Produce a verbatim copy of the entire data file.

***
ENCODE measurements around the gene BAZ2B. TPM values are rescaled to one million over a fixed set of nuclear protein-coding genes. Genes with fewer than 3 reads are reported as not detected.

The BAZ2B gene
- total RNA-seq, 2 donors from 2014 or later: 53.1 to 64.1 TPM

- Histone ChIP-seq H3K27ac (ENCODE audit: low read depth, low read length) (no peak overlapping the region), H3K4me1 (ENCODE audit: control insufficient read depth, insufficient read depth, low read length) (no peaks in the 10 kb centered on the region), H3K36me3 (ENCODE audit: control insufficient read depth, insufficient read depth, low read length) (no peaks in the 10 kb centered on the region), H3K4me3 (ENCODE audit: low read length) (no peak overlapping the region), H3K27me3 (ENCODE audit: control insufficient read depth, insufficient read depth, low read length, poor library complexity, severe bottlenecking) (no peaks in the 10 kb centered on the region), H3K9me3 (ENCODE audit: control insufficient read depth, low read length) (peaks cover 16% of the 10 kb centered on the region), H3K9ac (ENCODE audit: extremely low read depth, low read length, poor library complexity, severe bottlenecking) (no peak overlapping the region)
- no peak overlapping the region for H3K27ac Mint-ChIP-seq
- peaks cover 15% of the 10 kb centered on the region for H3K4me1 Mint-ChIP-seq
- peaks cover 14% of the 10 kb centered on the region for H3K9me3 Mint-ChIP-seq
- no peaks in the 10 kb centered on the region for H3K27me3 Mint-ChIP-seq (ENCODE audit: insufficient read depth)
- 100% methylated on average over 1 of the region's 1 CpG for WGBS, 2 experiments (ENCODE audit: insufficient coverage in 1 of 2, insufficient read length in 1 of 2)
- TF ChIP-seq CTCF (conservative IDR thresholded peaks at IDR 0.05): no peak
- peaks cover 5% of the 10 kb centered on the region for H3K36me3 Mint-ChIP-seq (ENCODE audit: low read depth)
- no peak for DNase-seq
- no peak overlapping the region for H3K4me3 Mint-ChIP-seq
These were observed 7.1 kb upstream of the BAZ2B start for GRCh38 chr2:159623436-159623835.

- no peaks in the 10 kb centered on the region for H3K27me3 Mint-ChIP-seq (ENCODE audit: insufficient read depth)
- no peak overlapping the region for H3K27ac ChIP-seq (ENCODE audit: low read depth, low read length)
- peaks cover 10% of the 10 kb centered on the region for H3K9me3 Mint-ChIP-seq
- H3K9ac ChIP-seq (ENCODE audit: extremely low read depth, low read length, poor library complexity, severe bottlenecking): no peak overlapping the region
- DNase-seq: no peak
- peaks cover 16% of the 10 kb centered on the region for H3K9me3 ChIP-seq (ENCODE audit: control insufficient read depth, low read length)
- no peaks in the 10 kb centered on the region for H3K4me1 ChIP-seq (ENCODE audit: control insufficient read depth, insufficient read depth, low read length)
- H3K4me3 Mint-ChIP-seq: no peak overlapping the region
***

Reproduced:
ENCODE measurements around the gene BAZ2B. TPM values are rescaled to one million over a fixed set of nuclear protein-coding genes. Genes with fewer than 3 reads are reported as not detected.

The BAZ2B gene
- total RNA-seq, 2 donors from 2014 or later: 53.1 to 64.1 TPM

- Histone ChIP-seq H3K27ac (ENCODE audit: low read depth, low read length) (no peak overlapping the region), H3K4me1 (ENCODE audit: control insufficient read depth, insufficient read depth, low read length) (no peaks in the 10 kb centered on the region), H3K36me3 (ENCODE audit: control insufficient read depth, insufficient read depth, low read length) (no peaks in the 10 kb centered on the region), H3K4me3 (ENCODE audit: low read length) (no peak overlapping the region), H3K27me3 (ENCODE audit: control insufficient read depth, insufficient read depth, low read length, poor library complexity, severe bottlenecking) (no peaks in the 10 kb centered on the region), H3K9me3 (ENCODE audit: control insufficient read depth, low read length) (peaks cover 16% of the 10 kb centered on the region), H3K9ac (ENCODE audit: extremely low read depth, low read length, poor library complexity, severe bottlenecking) (no peak overlapping the region)
- no peak overlapping the region for H3K27ac Mint-ChIP-seq
- peaks cover 15% of the 10 kb centered on the region for H3K4me1 Mint-ChIP-seq
- peaks cover 14% of the 10 kb centered on the region for H3K9me3 Mint-ChIP-seq
- no peaks in the 10 kb centered on the region for H3K27me3 Mint-ChIP-seq (ENCODE audit: insufficient read depth)
- 100% methylated on average over 1 of the region's 1 CpG for WGBS, 2 experiments (ENCODE audit: insufficient coverage in 1 of 2, insufficient read length in 1 of 2)
- TF ChIP-seq CTCF (conservative IDR thresholded peaks at IDR 0.05): no peak
- peaks cover 5% of the 10 kb centered on the region for H3K36me3 Mint-ChIP-seq (ENCODE audit: low read depth)
- no peak for DNase-seq
- no peak overlapping the region for H3K4me3 Mint-ChIP-seq
These were observed 7.1 kb upstream of the BAZ2B start for GRCh38 chr2:159623436-159623835.

- no peaks in the 10 kb centered on the region for H3K27me3 Mint-ChIP-seq (ENCODE audit: insufficient read depth)
- no peak overlapping the region for H3K27ac ChIP-seq (ENCODE audit: low read depth, low read length)
- peaks cover 10% of the 10 kb centered on the region for H3K9me3 Mint-ChIP-seq
- H3K9ac ChIP-seq (ENCODE audit: extremely low read depth, low read length, poor library complexity, severe bottlenecking): no peak overlapping the region
- DNase-seq: no peak
- peaks cover 16% of the 10 kb centered on the region for H3K9me3 ChIP-seq (ENCODE audit: control insufficient read depth, low read length)
- no peaks in the 10 kb centered on the region for H3K4me1 ChIP-seq (ENCODE audit: control insufficient read depth, insufficient read depth, low read length)
- H3K4me3 Mint-ChIP-seq: no peak overlapping the region